Guy playing guitar

Learning Resolutions: Get Better as the Boss and the Wild and Crazy Guy

This year, I read Bruce, a biography of the musician Bruce Springsteen, and Born Standing Up, a memoir by comedian/actor Steve Martin.

One thing that both Springsteen and Martin share throughout their careers is a seemingly endless desire to improve their craft and find the right “voice” at different points of their lives. For example, Springsteen started as a young kid impressed by Elvis Presley and The Beatles who picked up a guitar and practiced tirelessly, and then he went on to lead a popular regional band called Steel Mill, find his own voice as a solo artist for the Born to Run era, and continue to reinvent himself again and again for later records and tours. Martin went through a similar progression. He started off as more of a magician than a comedian, worked hard over the years to develop a comedy routine that was different than stuff he had heard before, and eventually went on to quit being a stand-up comedian at a point when acting appealed to him more.

Reading the books, I admired the hard work and diligence of both performers as they sought to get better at what they did. And it was a nice reminder for me to do the same thing at work. Because I do a lot of work training customers who have just adopted our learning management system (LMS), helping them learn to use the LMS and helping to give their training programs a direction, I’d like to do this as an elearning creator, a designer/facilitator of instructor-led training, and as a creator of performance support materials.

So that’s my resolution for this year. It’s really not a New Year’s Resolution per se, because I think it’s the kind of thing we have to keep reminding ourselves over and over again, but we’ll stick with it for this article anyway.

So what am I going to do to keep getting better? Nothing shockingly new, really—I’m just going to double-down on some of the stuff we all try to do all the time.

Keep up on developments in cognitive psychology—it’s a pretty exciting time in this field, and it seems like we’re learning more about how the brain learns all the time. I’m going to try to read some books, check out some periodicals, and catch some lectures. I’m even happy to notice that these stories seem to pop up quite a bit these days when I’m reading my daily news through sources like the NY Times and NPR.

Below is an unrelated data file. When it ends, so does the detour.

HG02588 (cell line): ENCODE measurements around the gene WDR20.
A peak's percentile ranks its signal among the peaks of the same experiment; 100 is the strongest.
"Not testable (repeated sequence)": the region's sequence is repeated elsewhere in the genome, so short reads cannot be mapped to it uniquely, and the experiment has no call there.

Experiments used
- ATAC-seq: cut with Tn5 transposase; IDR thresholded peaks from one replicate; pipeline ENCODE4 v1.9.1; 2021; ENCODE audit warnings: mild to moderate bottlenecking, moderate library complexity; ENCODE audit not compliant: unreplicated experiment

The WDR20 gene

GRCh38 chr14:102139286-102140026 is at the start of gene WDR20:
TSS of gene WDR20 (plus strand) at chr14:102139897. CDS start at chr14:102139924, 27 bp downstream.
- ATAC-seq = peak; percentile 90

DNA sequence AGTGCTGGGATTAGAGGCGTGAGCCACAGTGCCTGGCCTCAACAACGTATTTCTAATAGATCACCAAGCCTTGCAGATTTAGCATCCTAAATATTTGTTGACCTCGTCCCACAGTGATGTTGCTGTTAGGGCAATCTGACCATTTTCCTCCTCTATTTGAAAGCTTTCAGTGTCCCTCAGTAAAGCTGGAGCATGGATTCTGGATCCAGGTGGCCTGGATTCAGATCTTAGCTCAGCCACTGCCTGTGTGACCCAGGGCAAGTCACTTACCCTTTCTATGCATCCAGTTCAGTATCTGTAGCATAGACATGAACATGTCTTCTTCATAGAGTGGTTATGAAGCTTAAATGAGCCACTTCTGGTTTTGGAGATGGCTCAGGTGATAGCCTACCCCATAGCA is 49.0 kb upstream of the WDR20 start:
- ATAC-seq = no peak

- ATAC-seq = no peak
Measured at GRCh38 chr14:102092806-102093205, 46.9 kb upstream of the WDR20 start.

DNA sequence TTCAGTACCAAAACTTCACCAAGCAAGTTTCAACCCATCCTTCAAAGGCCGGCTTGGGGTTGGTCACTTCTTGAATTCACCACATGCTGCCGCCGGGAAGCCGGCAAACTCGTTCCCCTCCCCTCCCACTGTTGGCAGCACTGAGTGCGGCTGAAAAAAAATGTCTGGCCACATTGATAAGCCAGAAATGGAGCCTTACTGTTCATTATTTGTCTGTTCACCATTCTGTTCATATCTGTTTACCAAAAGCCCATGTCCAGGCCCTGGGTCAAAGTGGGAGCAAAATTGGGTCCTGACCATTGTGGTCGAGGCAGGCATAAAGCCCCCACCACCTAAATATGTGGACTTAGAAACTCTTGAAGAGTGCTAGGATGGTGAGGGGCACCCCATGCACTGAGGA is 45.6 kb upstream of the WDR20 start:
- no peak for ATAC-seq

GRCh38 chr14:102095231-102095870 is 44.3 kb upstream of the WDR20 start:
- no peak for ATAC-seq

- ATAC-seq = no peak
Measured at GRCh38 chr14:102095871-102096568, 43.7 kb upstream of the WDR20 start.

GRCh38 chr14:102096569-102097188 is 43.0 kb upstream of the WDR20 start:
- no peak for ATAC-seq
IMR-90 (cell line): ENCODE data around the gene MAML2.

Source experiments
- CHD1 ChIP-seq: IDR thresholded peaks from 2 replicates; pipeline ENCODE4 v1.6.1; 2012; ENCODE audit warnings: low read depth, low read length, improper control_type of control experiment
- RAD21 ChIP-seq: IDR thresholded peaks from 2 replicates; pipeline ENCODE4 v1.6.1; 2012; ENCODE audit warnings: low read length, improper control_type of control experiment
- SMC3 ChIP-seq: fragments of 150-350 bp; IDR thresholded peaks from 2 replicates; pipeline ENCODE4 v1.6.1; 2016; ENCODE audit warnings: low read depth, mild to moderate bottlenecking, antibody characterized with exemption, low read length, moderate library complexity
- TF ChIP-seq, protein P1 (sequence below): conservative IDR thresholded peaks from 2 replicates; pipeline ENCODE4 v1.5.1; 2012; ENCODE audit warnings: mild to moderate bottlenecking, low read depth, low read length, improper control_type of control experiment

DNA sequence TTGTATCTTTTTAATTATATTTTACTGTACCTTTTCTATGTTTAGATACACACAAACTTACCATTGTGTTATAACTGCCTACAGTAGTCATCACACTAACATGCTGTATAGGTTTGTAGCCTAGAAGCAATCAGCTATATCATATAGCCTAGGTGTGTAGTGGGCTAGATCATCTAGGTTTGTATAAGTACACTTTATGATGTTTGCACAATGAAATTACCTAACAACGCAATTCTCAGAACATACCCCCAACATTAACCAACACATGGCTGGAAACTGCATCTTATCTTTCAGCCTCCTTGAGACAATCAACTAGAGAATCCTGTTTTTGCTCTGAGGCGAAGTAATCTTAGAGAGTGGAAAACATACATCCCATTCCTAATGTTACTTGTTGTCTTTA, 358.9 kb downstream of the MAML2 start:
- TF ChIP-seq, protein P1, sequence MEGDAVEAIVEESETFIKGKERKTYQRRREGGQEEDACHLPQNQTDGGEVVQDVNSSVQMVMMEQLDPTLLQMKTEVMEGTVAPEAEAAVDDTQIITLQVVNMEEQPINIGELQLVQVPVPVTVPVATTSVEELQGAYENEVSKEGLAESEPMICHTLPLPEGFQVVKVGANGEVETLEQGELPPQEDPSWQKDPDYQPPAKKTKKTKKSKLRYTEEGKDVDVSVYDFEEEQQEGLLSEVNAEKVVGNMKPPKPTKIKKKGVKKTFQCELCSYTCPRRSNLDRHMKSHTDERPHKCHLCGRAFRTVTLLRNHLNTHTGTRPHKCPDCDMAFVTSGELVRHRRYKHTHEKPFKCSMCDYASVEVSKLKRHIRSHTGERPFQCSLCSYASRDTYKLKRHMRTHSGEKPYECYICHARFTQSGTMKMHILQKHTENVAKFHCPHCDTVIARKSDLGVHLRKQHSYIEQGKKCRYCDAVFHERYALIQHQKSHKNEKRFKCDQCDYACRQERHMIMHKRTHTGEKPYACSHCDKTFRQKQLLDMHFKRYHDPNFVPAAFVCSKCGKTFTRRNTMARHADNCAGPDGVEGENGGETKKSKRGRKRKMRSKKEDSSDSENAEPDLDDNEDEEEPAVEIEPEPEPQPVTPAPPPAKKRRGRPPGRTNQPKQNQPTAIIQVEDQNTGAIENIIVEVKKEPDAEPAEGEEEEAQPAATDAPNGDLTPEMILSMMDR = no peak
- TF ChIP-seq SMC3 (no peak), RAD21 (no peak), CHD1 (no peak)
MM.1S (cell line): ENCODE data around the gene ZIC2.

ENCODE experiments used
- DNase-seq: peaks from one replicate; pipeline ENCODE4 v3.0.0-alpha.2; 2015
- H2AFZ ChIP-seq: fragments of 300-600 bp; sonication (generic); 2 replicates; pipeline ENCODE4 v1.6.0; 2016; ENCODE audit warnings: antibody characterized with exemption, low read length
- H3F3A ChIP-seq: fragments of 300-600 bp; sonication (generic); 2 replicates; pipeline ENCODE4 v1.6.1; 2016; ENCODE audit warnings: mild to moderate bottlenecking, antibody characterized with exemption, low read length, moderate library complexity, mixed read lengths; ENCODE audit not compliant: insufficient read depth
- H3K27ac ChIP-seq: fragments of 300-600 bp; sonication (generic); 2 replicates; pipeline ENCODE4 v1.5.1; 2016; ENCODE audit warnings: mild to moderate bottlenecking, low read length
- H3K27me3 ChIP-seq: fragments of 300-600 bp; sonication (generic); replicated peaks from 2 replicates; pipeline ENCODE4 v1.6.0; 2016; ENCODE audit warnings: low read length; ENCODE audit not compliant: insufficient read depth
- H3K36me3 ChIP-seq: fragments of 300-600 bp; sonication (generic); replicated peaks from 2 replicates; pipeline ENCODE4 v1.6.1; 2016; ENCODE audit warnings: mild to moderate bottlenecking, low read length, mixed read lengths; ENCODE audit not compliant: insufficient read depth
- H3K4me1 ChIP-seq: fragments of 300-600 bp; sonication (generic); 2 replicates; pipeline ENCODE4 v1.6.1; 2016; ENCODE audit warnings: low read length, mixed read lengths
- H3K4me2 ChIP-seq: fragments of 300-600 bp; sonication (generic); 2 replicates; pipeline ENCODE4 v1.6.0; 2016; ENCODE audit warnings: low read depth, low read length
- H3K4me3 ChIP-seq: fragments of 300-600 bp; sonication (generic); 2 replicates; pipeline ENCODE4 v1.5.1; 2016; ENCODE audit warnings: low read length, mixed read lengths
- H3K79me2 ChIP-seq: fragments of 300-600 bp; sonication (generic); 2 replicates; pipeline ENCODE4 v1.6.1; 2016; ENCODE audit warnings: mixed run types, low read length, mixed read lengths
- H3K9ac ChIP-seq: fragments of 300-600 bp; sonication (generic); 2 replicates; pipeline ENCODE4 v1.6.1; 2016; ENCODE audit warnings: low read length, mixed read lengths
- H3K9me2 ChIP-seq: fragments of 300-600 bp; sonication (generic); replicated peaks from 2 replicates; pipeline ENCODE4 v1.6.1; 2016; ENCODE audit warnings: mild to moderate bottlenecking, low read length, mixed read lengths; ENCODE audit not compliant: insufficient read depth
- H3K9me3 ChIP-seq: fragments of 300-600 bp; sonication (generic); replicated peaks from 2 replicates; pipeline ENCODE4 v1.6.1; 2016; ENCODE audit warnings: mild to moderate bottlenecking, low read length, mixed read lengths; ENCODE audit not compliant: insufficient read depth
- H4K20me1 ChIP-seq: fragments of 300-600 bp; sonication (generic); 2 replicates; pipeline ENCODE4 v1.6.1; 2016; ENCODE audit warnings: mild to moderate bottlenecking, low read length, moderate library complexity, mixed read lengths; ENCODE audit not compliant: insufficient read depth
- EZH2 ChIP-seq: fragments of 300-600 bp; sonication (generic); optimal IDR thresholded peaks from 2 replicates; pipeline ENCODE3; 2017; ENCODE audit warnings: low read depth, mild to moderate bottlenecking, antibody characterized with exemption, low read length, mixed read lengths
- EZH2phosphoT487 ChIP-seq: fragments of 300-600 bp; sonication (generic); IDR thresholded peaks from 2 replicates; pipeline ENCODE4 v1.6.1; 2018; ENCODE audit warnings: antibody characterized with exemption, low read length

Keep reading instructional design blogs—there are a lot of great ones out there. My favorite is probably Connie Malamed’s, but I’m a big fan of the blogs by Julie Dirksen and Cathy Moore, and I find lots of good stuff over at the Articulate website and at Don Clark’s “Big Dog Little Dog” site. Anyone out there have a blog recommendation they’d like to pass along to me?

Keep reading instructional design books—same idea as above. I’ve got a few by Dr. Ruth Colvin Clark in mind here, including her recent one about scenario-based learning, but I’m open for tips on this issue also.

Network more with other learning professionals—it wouldn’t hurt me to get out of the bubble a bit, spend some more time with others in the field, learn from what’s working well for them, and pick up some inspiration through osmosis. And I’m lucky to have several helpful friends in the field too, so I’m going to remember to pick their brains more often.

Create more (and better) performance support—I’d like to cut down on the amount of training I provide and instead create more performance support materials that people can refer to when they need to on the job.

Facilitate more informal learning—I’d also like to try to help create more environments in which people can learn from their coworkers and other people through conversations and online bulletin boards.

Keep learning the tools of my trade—I’d like to get better with the elearning tools I’m currently using and get to know some I’m using only a little or not at all. Storyline, I’m lookin’ at you, here.

Become a better instructor-led trainer—I do a lot of this, so I’m always looking for ways to make my delivery more effective.

Become a better designer of blended learning experiences—ideally, I’d like to roll up everything I listed above when I’m training new LMS customers to make the experience more fruitful for them: creating self-paced pre-training materials, leading in-person training sessions that incorporate multiple training formats, and sending customers off with even better performance support materials.

So, all told there’s nothing striking in my resolution, but I think it’s a good one. I’ll keep reminding myself of these goals throughout the year and will look to others in the industry for inspiration and lessons when I find myself in a little rut or on auto-pilot. It should be fun; I’m looking forward to it. I’m sure it won’t lead to the fame and fortune enjoyed by Misters Martin and Springsteen, but it will be rewarding for me and may even prove to be a good example for my two daughters as they wrap up their final year of high school and prepare for college.

Finally, I’d like to close by thanking the folks at OpenSesame and by wishing everyone a happy holiday season and a great new year. And if you’re making a learning resolution yourself, I hope it works out well for you. Cheers!

Jeff Dalto is an Instructional Designer and Trainer at Convergence Training. You can keep up with Jeff at the Convergence Training blog or on LinkedIn, Google+, Twitter, and Facebook.